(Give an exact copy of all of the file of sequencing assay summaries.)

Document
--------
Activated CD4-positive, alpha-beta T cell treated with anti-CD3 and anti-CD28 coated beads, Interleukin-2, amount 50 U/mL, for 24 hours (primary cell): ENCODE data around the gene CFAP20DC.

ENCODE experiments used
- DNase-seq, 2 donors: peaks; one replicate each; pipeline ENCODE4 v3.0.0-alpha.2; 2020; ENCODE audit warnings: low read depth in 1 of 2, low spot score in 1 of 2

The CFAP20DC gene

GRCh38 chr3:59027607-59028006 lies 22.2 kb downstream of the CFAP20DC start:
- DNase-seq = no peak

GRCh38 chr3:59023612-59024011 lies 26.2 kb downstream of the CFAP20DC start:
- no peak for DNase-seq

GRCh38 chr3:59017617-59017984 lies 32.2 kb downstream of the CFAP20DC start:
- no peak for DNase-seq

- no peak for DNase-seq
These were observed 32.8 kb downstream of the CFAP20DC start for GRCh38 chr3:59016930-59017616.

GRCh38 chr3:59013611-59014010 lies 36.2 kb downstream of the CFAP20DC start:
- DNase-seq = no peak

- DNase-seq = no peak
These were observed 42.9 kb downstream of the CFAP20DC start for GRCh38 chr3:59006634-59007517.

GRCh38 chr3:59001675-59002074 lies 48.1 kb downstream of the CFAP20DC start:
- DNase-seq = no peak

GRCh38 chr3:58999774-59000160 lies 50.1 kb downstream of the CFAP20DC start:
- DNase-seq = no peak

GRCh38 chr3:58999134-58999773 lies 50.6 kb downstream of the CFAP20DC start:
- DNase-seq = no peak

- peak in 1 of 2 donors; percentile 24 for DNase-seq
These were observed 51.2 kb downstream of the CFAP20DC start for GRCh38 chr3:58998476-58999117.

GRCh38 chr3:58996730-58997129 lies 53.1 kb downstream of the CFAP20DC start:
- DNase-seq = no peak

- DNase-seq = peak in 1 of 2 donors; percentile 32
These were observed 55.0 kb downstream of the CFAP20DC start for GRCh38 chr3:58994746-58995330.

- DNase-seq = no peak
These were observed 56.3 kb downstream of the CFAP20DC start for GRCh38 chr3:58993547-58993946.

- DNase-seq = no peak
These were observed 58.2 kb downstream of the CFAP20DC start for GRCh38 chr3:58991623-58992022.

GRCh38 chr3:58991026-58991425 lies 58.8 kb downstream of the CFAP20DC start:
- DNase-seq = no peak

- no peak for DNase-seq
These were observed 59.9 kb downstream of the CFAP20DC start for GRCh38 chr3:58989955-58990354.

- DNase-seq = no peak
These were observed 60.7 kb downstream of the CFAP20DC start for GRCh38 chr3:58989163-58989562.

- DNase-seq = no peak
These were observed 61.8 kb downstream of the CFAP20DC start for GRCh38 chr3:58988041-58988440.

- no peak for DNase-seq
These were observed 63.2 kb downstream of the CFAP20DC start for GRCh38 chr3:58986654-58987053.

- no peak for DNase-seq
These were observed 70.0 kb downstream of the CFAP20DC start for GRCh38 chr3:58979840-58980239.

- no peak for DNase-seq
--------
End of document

Activated CD4-positive, alpha-beta T cell treated with anti-CD3 and anti-CD28 coated beads, Interleukin-2, amount 50 U/mL, for 24 hours (primary cell): ENCODE data around the gene CFAP20DC.

ENCODE experiments used
- DNase-seq, 2 donors: peaks; one replicate each; pipeline ENCODE4 v3.0.0-alpha.2; 2020; ENCODE audit warnings: low read depth in 1 of 2, low spot score in 1 of 2

The CFAP20DC gene

GRCh38 chr3:59027607-59028006 lies 22.2 kb downstream of the CFAP20DC start:
- DNase-seq = no peak

GRCh38 chr3:59023612-59024011 lies 26.2 kb downstream of the CFAP20DC start:
- no peak for DNase-seq

GRCh38 chr3:59017617-59017984 lies 32.2 kb downstream of the CFAP20DC start:
- no peak for DNase-seq

- no peak for DNase-seq
These were observed 32.8 kb downstream of the CFAP20DC start for GRCh38 chr3:59016930-59017616.

GRCh38 chr3:59013611-59014010 lies 36.2 kb downstream of the CFAP20DC start:
- DNase-seq = no peak

- DNase-seq = no peak
These were observed 42.9 kb downstream of the CFAP20DC start for GRCh38 chr3:59006634-59007517.

GRCh38 chr3:59001675-59002074 lies 48.1 kb downstream of the CFAP20DC start:
- DNase-seq = no peak

GRCh38 chr3:58999774-59000160 lies 50.1 kb downstream of the CFAP20DC start:
- DNase-seq = no peak

GRCh38 chr3:58999134-58999773 lies 50.6 kb downstream of the CFAP20DC start:
- DNase-seq = no peak

- peak in 1 of 2 donors; percentile 24 for DNase-seq
These were observed 51.2 kb downstream of the CFAP20DC start for GRCh38 chr3:58998476-58999117.

GRCh38 chr3:58996730-58997129 lies 53.1 kb downstream of the CFAP20DC start:
- DNase-seq = no peak

- DNase-seq = peak in 1 of 2 donors; percentile 32
These were observed 55.0 kb downstream of the CFAP20DC start for GRCh38 chr3:58994746-58995330.

- DNase-seq = no peak
These were observed 56.3 kb downstream of the CFAP20DC start for GRCh38 chr3:58993547-58993946.

- DNase-seq = no peak
These were observed 58.2 kb downstream of the CFAP20DC start for GRCh38 chr3:58991623-58992022.

GRCh38 chr3:58991026-58991425 lies 58.8 kb downstream of the CFAP20DC start:
- DNase-seq = no peak

- no peak for DNase-seq
These were observed 59.9 kb downstream of the CFAP20DC start for GRCh38 chr3:58989955-58990354.

- DNase-seq = no peak
These were observed 60.7 kb downstream of the CFAP20DC start for GRCh38 chr3:58989163-58989562.

- DNase-seq = no peak
These were observed 61.8 kb downstream of the CFAP20DC start for GRCh38 chr3:58988041-58988440.

- no peak for DNase-seq
These were observed 63.2 kb downstream of the CFAP20DC start for GRCh38 chr3:58986654-58987053.

- no peak for DNase-seq
These were observed 70.0 kb downstream of the CFAP20DC start for GRCh38 chr3:58979840-58980239.

- no peak for DNase-seq